Photo: Bas Czerwinski/AFP via Getty Images

Bosco Ntaganda, otherwise known as "The Terminator," was sentenced to 30 years by the International Criminal Court Thursday, AP reports.

The big picture: Ntaganda was found guilty of 18 counts of war crimes and crimes against humanity in July. He'd served as a military commander during a deadly ethnic conflict in Congo from 2002 to 2003. Under his command, the Patriotic Forces for the Liberation of Congo committed murder, held people in sexual slavery, and raped men, women and children.

  • The sentence was the highest ever given by the Court — with 30 years being the maximum allowed. Judges are allowed to impose a life sentence at their discretion, which victims' lawyers pushed for.
  • The Patriotic Forces for the Liberation of Congo leader, Thomas Lubanga, is currently serving a 14-year sentence issued by the court for the use of child soldiers.

What to watch: Ntaganda has already appealed his conviction and has 30 days to appeal his sentence.

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Case growth outpacing testing in coronavirus hotspots

Data: The COVID Tracking Project. Note: Vermont and Hawaii were not included because they have fewer than 20 cases per day. Chart: Andrew Witherspoon/Axios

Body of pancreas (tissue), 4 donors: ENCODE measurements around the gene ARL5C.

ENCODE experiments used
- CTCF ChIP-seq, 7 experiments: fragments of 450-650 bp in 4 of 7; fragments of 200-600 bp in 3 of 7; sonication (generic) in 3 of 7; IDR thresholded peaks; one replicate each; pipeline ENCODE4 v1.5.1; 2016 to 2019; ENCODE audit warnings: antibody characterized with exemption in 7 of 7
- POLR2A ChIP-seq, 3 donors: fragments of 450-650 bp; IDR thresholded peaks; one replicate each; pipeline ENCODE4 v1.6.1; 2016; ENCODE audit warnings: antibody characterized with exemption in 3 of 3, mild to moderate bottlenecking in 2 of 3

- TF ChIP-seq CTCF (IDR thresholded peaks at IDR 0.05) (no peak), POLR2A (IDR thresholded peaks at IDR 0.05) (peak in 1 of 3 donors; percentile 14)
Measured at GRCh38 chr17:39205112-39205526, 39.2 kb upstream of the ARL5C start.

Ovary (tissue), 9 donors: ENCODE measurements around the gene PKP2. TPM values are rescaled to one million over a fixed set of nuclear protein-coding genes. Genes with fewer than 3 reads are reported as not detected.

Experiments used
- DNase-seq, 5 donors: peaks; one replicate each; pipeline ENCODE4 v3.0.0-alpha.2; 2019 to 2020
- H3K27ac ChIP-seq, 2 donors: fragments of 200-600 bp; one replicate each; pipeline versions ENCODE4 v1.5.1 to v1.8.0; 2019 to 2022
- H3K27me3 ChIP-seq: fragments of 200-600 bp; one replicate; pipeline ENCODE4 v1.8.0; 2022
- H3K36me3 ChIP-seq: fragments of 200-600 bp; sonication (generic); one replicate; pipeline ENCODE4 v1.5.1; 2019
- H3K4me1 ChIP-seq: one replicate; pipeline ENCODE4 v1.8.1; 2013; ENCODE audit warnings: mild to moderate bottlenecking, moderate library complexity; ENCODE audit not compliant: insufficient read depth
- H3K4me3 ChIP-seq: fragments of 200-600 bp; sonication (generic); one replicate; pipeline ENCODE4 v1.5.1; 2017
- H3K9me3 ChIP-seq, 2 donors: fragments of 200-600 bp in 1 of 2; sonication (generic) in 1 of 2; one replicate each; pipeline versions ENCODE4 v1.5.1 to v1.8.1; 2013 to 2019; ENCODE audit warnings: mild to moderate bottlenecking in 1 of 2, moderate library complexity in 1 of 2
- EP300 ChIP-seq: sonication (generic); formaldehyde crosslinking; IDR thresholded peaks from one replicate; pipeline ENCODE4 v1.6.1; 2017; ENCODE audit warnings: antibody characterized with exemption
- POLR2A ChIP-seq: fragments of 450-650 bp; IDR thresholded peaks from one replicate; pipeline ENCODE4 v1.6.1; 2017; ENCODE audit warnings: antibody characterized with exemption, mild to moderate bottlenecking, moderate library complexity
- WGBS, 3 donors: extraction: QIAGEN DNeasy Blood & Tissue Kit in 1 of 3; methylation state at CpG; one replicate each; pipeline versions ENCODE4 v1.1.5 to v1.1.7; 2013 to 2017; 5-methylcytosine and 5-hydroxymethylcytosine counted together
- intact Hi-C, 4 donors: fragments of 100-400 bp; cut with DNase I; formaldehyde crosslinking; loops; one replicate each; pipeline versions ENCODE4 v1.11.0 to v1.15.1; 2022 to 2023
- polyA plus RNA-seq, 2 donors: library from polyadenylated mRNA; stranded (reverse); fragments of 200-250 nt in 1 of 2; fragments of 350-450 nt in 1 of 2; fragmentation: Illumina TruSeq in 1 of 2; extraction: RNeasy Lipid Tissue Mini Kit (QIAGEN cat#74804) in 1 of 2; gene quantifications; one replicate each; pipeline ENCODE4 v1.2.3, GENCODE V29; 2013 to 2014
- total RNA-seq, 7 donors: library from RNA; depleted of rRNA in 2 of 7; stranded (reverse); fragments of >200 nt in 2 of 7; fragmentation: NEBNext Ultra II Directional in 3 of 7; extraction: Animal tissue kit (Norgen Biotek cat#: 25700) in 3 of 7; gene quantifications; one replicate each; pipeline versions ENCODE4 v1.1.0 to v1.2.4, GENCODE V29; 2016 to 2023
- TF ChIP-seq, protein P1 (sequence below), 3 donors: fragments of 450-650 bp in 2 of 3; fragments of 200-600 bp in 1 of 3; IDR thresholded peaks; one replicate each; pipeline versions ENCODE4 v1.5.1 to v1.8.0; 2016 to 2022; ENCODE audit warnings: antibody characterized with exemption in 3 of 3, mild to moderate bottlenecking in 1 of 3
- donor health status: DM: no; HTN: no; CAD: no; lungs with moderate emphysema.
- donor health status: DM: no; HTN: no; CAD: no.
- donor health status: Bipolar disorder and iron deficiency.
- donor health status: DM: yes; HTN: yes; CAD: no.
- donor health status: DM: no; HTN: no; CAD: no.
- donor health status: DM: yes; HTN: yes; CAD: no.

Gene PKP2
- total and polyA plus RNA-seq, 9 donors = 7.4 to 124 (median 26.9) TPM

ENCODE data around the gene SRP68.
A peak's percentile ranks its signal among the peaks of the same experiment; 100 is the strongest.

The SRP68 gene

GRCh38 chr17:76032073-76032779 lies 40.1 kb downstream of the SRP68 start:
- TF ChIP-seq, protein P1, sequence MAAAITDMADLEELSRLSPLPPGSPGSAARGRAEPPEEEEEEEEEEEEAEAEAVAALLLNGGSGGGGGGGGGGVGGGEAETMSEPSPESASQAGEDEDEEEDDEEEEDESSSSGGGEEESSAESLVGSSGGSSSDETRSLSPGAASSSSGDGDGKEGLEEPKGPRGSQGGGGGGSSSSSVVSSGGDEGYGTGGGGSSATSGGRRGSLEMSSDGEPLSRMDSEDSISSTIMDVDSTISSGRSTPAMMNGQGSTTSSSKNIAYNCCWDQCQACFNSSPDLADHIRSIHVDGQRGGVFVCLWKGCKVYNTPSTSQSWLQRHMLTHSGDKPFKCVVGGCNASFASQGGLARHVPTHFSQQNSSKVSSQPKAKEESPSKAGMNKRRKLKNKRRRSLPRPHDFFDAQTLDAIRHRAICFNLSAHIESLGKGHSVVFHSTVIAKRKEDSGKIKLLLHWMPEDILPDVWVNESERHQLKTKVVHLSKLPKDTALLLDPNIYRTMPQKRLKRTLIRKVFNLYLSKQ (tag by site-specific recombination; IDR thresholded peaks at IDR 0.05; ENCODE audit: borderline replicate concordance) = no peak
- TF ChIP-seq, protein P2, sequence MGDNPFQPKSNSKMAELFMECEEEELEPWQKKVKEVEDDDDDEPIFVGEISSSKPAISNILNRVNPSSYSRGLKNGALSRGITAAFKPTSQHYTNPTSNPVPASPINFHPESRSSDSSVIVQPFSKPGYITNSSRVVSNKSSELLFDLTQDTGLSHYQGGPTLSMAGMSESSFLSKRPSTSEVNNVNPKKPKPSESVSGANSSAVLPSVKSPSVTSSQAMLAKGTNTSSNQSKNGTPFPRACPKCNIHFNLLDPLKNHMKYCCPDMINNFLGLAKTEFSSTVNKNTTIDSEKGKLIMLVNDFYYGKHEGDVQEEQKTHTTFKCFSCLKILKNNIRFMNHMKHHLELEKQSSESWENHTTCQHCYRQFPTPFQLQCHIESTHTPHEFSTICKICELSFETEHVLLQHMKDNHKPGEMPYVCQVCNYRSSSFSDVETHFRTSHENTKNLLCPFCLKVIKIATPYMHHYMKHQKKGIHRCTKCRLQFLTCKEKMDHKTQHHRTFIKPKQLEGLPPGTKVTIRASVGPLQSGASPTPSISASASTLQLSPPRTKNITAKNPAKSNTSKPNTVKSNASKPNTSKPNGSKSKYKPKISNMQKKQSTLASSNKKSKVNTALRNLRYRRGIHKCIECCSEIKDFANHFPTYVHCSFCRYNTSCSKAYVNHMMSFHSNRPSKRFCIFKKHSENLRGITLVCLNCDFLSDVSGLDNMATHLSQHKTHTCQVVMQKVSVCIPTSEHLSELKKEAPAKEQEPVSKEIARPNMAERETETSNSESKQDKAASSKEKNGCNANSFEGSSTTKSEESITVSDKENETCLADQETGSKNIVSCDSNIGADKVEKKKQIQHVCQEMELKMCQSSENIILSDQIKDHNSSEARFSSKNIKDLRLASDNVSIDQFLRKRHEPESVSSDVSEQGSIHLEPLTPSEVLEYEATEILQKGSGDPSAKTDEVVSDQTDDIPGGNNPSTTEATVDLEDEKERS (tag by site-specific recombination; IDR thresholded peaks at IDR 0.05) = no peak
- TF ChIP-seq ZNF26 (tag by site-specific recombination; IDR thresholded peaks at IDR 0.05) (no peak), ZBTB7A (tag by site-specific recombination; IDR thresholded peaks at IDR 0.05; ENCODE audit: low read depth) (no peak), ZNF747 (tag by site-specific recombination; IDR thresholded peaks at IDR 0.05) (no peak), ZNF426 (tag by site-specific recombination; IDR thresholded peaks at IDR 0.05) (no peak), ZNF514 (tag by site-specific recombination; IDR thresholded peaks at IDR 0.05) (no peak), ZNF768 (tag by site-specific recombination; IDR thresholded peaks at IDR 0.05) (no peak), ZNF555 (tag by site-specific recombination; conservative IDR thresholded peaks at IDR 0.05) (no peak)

The United States' alarming rise in coronavirus cases isn't due to increased testing — particularly not where cases have grown fastest over the last month.

Why it matters: The U.S. doesn't yet know what it looks like when a pandemic rages on relatively unchecked after the health system has become overwhelmed. It may be about to find out.

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Illustration: Eniola Odetunde/Axios

Because of the coronavirus and people's buying habits moving online, retail stores are closing everywhere — often for good.

Why it matters: Malls are going belly up. Familiar names like J.C. Penney, Neiman Marcus and J. Crew have filed for bankruptcy. Increasingly, Americans' shopping choices will boil down to a handful of internet Everything Stores and survival-of-the-fittest national chains.

Biden campaign using Instagram to mobilize celebrity supporters

Collins appears on the Build live interview series in November 2019. Photo: Gary Gershoff/Getty Images

The Biden campaign is launching a new initiative today that will draft Hollywood celebrities for Instagram Live chats with campaign officials and other Biden supporters.

Why it matters: The campaign, called #TeamJoeTalks, is an attempt to open up a new front on social media, drawing on celebrities’ Instagram followers to help find and motivate voters while large parts of the country remain locked down.